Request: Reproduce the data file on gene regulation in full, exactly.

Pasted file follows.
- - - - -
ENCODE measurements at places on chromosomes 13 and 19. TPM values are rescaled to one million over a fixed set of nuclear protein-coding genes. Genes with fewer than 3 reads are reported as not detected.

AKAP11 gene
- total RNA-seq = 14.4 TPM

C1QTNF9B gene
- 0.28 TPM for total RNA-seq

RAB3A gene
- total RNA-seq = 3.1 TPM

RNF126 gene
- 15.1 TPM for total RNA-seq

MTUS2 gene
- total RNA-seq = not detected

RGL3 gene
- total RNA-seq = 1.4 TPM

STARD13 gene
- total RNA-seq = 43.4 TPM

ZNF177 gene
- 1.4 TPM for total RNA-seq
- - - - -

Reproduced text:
ENCODE measurements at places on chromosomes 13 and 19. TPM values are rescaled to one million over a fixed set of nuclear protein-coding genes. Genes with fewer than 3 reads are reported as not detected.

AKAP11 gene
- total RNA-seq = 14.4 TPM

C1QTNF9B gene
- 0.28 TPM for total RNA-seq

RAB3A gene
- total RNA-seq = 3.1 TPM

RNF126 gene
- 15.1 TPM for total RNA-seq

MTUS2 gene
- total RNA-seq = not detected

RGL3 gene
- total RNA-seq = 1.4 TPM

STARD13 gene
- total RNA-seq = 43.4 TPM

ZNF177 gene
- 1.4 TPM for total RNA-seq